March 28, 2012

Music Review: Cannibal Corpse - Torture

With Cannibal Corpse, what you see is what you get. When it comes to these behemoth's of crushing death metal, there is no subtlety and zero subtext to their music. I only had my official introduction to them with their last album, Evisceration Plague, and I am wondering just what I can say about them that hasn't already been said. Seriously, when you pick up Torture, you have to know what you are getting yourself into.

They have essentially made a career out of staying the course. They don't stray far from the path. In many ways they are a lot like Slayer, in that they remain consistent as clockwork in their approach. So, if you are looking for something new and groundbreaking you had better go elsewhere. However, if you want a dose of brutal death metal delivered by those with intimate knowledge, this is for you.

Cannibal Corpse are past their era of boundary pushing innovation has passed, but they are still a steadfast and enduring piece of the death metal landscape. They are the ongoing baseline to show you what death metal is, what it can be, and at it most raw what it can sound like. Torture is a straight up brutalizing excursion into the basest of what the genre has to offer and a great example of why Cannibal Corpse are so revered and why they are still a relevant cog in the world of death. The former poster children for the cause of societal decay, Cannibal Corpse is still alive and doing what they do best.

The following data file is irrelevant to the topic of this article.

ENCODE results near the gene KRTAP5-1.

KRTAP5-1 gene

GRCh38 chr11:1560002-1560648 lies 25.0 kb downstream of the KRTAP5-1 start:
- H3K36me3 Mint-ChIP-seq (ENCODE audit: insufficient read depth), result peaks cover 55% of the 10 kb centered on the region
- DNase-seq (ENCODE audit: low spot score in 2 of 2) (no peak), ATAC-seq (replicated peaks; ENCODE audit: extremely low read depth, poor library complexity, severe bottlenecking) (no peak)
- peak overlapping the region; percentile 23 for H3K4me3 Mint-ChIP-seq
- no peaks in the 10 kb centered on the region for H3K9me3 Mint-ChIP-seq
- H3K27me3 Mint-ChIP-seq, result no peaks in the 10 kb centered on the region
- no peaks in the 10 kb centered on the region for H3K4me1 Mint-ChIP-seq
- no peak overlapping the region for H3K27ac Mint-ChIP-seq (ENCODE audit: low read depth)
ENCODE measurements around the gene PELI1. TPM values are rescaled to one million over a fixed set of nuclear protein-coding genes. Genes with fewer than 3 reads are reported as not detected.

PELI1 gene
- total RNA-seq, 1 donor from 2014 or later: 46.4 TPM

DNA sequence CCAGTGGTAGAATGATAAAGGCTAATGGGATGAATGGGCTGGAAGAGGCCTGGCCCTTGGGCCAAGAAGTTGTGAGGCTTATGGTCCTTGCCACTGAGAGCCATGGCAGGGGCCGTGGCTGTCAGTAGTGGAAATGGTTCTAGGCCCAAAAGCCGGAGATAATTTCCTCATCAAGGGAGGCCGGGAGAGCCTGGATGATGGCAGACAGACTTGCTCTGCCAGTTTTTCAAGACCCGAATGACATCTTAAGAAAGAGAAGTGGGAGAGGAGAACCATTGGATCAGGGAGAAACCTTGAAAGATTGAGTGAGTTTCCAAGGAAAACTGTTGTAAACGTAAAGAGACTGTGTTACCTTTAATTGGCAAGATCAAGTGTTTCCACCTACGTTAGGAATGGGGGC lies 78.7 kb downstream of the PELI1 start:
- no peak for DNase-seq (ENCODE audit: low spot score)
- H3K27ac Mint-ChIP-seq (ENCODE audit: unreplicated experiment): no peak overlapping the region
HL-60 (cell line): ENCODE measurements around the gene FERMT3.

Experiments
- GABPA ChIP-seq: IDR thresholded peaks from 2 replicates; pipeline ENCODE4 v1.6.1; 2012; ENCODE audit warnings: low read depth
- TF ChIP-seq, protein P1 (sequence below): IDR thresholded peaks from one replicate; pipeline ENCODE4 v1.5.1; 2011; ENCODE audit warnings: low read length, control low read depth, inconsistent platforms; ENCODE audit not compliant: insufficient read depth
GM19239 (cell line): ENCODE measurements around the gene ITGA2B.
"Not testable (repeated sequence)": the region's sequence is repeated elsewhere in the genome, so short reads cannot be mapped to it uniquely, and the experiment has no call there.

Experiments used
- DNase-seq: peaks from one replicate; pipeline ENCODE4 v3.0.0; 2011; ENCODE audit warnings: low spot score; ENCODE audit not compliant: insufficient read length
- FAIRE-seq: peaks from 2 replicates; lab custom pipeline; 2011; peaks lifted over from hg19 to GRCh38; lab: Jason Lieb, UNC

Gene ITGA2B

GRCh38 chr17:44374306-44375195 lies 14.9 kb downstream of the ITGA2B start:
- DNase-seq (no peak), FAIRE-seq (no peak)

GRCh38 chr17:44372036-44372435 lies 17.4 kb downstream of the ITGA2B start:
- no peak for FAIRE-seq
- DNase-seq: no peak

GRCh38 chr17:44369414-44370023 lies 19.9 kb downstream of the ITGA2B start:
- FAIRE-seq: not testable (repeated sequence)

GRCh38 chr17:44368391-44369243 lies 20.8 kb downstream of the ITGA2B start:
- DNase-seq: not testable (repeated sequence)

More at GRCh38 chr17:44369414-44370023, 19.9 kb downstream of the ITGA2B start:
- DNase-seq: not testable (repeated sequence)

Tortured opens with "Demented Aggression," and never looks back. Fast, aggressive, and delivered with vocals that would cause the normal person to split up blood. They continue tearing it up through such tracks as "Encased in Concrete," "As Deep as the Knife Will Go," and "Caged and Contorted."

There is an almost mesmerizing quality to the music. In some cases a consistent pace or style will become boring, but in others it only draws you in further. Cannibal Corpse is one of those bands that has the better effect of drawing you in. I cannot quite put my finger on why this is the case, but it is. Perhaps it is the sound of George "Corpsegrinder" Fisher's voice that leads you along, or the incessant surge of drums, maybe even the immediate grind of the guitar. More likely the answer is all of the above.

There is a strong level of musicianship on display throughout. The riffs are heavy, fast, and leave my face bruised from the experience. There are a few nice solos strewn throughout, and even a good sense of groove to keep me surging along with the music. Although, I have to admit to being most taken with the bass playing, there is some real standout playing here. All too often the bass gets lost in the mix, but here Alex Webster delivers a standout performance, for one keeping pace with the guitars, but also stepping to the forefront with some great lines.

Overall, you should know what to expect, but if not, this is another solid release from one of the steadiest examples of pure brutal death you are likely to find. No frills, just straight up death metal.


Related Posts with Thumbnails


Post a Comment